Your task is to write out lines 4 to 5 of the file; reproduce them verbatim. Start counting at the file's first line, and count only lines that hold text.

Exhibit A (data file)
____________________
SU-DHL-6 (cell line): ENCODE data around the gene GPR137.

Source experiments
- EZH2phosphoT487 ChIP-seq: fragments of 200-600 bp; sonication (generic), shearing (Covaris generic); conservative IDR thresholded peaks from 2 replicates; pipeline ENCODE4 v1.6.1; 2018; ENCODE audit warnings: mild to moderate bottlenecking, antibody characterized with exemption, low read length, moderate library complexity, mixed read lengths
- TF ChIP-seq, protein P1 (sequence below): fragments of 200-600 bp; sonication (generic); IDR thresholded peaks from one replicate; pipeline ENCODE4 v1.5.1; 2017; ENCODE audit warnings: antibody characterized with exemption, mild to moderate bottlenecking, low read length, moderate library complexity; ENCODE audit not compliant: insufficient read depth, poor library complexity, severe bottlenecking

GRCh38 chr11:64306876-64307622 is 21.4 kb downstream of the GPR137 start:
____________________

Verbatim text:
- TF ChIP-seq, protein P1 (sequence below): fragments of 200-600 bp; sonication (generic); IDR thresholded peaks from one replicate; pipeline ENCODE4 v1.5.1; 2017; ENCODE audit warnings: antibody characterized with exemption, mild to moderate bottlenecking, low read length, moderate library complexity; ENCODE audit not compliant: insufficient read depth, poor library complexity, severe bottlenecking

GRCh38 chr11:64306876-64307622 is 21.4 kb downstream of the GPR137 start: